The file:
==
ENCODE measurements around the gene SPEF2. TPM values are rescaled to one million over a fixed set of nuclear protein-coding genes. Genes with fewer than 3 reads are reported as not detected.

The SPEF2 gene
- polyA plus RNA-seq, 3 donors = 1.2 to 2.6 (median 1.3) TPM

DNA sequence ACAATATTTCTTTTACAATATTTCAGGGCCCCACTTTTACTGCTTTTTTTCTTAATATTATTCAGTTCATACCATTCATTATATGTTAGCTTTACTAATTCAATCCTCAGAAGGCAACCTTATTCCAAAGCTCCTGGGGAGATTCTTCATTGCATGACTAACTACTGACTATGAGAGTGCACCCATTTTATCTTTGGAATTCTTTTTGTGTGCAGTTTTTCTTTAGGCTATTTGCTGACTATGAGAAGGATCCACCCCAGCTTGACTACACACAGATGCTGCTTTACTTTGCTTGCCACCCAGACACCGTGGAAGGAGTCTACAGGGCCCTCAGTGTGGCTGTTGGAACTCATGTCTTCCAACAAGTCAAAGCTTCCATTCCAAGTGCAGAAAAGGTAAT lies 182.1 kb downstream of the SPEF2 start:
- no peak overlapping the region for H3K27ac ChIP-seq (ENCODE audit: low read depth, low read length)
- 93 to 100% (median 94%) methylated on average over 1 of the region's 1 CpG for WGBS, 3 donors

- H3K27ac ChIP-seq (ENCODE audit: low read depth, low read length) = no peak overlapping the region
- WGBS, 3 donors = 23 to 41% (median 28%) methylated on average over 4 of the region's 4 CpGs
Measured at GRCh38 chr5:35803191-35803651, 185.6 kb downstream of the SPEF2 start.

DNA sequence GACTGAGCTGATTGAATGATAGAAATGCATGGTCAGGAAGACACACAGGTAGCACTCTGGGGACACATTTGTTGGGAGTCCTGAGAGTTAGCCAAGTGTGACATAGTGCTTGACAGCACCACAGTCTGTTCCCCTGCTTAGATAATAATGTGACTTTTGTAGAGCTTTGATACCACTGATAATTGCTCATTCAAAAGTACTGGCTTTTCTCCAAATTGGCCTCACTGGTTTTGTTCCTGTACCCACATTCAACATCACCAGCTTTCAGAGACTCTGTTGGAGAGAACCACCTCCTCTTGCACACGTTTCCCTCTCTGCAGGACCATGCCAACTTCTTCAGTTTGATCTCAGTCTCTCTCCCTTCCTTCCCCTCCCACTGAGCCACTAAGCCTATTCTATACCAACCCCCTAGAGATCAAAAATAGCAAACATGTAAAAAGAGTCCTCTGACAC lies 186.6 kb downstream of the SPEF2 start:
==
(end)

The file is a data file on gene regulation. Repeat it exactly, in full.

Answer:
ENCODE measurements around the gene SPEF2. TPM values are rescaled to one million over a fixed set of nuclear protein-coding genes. Genes with fewer than 3 reads are reported as not detected.

The SPEF2 gene
- polyA plus RNA-seq, 3 donors = 1.2 to 2.6 (median 1.3) TPM

DNA sequence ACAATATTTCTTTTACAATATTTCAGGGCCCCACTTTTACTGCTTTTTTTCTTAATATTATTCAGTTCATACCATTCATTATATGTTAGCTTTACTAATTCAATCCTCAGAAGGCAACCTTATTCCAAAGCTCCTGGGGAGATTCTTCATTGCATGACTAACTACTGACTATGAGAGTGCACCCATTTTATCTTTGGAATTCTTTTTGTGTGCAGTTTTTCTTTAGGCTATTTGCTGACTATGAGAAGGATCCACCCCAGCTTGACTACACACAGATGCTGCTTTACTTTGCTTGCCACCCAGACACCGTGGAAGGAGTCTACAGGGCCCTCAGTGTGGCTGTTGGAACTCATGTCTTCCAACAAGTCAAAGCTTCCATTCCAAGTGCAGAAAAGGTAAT lies 182.1 kb downstream of the SPEF2 start:
- no peak overlapping the region for H3K27ac ChIP-seq (ENCODE audit: low read depth, low read length)
- 93 to 100% (median 94%) methylated on average over 1 of the region's 1 CpG for WGBS, 3 donors

- H3K27ac ChIP-seq (ENCODE audit: low read depth, low read length) = no peak overlapping the region
- WGBS, 3 donors = 23 to 41% (median 28%) methylated on average over 4 of the region's 4 CpGs
Measured at GRCh38 chr5:35803191-35803651, 185.6 kb downstream of the SPEF2 start.

DNA sequence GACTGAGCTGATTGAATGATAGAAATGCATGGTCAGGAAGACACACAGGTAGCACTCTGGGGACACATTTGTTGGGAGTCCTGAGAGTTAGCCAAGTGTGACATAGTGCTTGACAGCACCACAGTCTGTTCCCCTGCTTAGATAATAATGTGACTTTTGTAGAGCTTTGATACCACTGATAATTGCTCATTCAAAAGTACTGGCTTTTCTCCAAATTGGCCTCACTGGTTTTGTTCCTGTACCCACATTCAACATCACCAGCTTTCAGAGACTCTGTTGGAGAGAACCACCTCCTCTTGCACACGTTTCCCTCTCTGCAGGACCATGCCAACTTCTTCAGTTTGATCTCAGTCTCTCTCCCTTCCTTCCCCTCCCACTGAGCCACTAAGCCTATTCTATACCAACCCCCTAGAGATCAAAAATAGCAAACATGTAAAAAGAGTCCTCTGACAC lies 186.6 kb downstream of the SPEF2 start: